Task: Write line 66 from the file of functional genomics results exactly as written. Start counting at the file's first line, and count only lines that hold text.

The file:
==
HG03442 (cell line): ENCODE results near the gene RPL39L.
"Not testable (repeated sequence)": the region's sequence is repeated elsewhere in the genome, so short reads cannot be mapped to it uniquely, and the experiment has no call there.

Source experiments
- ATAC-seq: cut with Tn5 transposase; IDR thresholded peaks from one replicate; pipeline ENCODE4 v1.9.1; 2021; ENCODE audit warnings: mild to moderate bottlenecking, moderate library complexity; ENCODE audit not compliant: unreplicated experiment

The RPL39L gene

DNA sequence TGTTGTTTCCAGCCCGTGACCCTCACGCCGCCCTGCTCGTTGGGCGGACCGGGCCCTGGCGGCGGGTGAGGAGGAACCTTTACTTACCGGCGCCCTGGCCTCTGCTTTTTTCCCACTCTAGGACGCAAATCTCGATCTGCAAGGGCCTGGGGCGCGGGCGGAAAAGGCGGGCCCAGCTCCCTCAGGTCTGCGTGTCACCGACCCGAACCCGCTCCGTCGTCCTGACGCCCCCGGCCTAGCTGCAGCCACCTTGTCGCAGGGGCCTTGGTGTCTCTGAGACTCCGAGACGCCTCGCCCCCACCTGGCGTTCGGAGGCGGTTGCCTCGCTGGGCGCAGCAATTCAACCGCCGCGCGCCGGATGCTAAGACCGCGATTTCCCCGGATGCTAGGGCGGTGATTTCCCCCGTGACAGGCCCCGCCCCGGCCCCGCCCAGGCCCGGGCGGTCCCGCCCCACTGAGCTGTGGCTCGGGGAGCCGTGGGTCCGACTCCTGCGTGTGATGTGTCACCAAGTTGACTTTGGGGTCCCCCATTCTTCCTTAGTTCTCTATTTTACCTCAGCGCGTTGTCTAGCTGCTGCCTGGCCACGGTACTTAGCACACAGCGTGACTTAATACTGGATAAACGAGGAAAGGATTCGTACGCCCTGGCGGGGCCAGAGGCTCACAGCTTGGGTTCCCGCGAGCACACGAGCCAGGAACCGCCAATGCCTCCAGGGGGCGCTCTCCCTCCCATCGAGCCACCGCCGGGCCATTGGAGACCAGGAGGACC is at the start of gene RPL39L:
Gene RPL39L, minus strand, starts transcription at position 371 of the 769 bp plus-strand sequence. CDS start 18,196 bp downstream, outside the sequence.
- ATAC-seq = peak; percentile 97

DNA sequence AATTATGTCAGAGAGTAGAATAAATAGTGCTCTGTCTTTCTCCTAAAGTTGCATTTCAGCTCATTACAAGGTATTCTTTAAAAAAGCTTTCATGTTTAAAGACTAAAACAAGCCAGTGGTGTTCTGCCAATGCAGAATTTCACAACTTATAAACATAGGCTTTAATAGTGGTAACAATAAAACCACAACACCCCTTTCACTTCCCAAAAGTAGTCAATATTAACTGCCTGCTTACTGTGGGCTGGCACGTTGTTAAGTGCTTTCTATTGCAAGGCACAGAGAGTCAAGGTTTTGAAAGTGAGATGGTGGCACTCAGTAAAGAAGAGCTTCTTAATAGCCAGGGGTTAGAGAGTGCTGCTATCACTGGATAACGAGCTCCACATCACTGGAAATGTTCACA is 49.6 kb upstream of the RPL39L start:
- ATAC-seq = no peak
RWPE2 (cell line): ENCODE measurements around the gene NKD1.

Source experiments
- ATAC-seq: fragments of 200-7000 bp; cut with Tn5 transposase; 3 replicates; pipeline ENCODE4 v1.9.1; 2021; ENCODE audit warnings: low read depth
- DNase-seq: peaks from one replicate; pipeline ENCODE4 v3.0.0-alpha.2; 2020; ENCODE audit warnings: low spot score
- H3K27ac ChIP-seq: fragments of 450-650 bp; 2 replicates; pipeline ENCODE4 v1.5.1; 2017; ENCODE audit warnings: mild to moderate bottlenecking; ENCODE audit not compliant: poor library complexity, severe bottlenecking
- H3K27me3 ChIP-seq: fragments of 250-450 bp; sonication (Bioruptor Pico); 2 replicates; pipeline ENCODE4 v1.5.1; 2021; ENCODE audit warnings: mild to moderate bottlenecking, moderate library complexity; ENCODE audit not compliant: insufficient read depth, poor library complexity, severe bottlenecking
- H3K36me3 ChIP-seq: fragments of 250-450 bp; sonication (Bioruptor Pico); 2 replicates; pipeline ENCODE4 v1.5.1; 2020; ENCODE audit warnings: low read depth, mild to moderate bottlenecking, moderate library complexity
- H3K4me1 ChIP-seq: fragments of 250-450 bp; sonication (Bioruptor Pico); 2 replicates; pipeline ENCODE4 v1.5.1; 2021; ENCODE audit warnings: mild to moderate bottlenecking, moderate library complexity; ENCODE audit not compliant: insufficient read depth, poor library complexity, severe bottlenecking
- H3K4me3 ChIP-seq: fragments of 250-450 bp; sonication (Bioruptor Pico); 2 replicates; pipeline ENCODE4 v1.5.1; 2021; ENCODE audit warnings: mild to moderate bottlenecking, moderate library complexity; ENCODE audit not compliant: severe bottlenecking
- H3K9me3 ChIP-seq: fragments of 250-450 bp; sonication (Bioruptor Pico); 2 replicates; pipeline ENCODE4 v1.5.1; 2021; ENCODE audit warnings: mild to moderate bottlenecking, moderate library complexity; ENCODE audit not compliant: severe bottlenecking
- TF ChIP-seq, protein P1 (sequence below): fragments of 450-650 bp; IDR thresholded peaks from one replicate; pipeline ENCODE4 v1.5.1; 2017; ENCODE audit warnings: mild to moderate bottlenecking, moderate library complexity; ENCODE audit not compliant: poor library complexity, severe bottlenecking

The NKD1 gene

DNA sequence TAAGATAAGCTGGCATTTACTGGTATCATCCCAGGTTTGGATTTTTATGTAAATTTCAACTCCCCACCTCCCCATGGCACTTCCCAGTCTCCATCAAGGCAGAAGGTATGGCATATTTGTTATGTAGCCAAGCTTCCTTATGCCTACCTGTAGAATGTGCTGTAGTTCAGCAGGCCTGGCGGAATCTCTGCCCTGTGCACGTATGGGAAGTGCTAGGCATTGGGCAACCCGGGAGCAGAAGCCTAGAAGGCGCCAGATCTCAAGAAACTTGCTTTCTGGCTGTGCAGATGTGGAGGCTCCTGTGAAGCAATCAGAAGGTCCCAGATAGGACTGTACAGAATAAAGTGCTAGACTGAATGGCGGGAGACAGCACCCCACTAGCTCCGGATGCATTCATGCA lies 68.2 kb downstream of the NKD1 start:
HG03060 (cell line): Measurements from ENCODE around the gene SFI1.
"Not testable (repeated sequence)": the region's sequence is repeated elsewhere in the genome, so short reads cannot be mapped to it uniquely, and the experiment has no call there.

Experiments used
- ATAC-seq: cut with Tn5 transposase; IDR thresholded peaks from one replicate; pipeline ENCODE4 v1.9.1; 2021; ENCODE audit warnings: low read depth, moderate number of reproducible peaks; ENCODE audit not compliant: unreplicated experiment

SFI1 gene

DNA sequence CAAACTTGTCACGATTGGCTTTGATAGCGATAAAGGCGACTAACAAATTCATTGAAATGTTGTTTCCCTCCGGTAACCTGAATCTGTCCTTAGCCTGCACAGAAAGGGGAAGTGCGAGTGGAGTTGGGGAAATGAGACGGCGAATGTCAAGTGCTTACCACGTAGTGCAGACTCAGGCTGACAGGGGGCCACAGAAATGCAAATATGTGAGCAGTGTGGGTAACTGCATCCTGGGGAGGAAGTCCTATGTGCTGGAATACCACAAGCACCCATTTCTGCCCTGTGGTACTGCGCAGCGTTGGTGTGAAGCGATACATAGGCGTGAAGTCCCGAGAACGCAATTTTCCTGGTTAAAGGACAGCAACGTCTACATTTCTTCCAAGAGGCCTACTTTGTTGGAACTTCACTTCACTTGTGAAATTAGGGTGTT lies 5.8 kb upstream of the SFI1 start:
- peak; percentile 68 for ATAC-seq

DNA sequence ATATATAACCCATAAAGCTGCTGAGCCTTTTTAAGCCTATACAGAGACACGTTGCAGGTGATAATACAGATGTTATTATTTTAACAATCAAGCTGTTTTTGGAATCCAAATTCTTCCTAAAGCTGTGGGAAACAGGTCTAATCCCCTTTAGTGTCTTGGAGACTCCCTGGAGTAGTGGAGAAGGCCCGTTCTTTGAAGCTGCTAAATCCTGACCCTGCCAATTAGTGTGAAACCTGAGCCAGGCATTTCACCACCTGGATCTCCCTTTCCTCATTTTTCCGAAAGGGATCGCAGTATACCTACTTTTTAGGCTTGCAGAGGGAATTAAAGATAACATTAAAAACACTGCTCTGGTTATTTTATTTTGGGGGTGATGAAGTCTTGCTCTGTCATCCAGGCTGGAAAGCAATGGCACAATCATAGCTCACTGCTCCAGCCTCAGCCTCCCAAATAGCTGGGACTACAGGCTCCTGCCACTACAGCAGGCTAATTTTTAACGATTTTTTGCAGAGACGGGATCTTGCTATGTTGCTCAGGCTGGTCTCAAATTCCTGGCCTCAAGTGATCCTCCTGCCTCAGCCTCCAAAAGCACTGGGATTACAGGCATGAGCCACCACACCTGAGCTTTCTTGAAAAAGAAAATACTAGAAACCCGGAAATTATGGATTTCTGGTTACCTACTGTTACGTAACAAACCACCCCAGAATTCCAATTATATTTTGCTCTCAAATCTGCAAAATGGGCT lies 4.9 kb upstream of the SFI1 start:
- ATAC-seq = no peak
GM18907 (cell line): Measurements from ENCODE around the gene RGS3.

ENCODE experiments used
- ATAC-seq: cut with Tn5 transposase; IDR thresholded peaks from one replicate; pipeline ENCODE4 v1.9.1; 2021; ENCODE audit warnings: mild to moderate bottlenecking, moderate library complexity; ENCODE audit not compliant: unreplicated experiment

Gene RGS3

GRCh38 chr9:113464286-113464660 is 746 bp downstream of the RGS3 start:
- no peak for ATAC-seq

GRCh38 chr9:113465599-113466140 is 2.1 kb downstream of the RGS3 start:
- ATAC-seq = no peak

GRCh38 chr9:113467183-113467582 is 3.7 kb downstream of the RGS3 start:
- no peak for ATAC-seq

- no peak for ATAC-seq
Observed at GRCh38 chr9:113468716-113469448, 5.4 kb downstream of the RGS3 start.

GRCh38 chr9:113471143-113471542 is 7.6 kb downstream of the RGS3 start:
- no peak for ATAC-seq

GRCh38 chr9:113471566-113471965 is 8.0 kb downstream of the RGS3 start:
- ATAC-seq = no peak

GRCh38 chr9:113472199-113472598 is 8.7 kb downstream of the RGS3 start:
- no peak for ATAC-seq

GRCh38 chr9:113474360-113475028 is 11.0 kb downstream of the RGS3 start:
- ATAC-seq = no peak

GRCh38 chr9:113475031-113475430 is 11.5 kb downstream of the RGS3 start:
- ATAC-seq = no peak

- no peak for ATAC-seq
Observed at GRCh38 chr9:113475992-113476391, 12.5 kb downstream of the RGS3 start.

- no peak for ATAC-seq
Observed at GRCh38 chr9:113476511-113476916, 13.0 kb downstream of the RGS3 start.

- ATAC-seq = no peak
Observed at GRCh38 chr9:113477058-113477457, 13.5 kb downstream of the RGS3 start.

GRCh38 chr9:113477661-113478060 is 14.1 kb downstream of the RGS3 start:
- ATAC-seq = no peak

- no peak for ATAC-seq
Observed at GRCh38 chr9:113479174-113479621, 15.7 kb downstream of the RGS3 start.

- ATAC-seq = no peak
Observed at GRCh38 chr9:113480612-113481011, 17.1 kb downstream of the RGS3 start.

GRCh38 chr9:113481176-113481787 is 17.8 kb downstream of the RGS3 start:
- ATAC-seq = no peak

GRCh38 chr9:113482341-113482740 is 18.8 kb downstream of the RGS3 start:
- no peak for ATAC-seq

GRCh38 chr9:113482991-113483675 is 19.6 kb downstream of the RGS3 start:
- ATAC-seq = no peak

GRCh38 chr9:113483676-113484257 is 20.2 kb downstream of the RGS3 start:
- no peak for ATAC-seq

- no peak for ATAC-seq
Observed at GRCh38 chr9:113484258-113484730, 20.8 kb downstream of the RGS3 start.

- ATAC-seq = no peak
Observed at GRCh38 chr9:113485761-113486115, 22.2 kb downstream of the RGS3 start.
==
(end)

Observed at GRCh38 chr9:113480612-113481011, 17.1 kb downstream of the RGS3 start.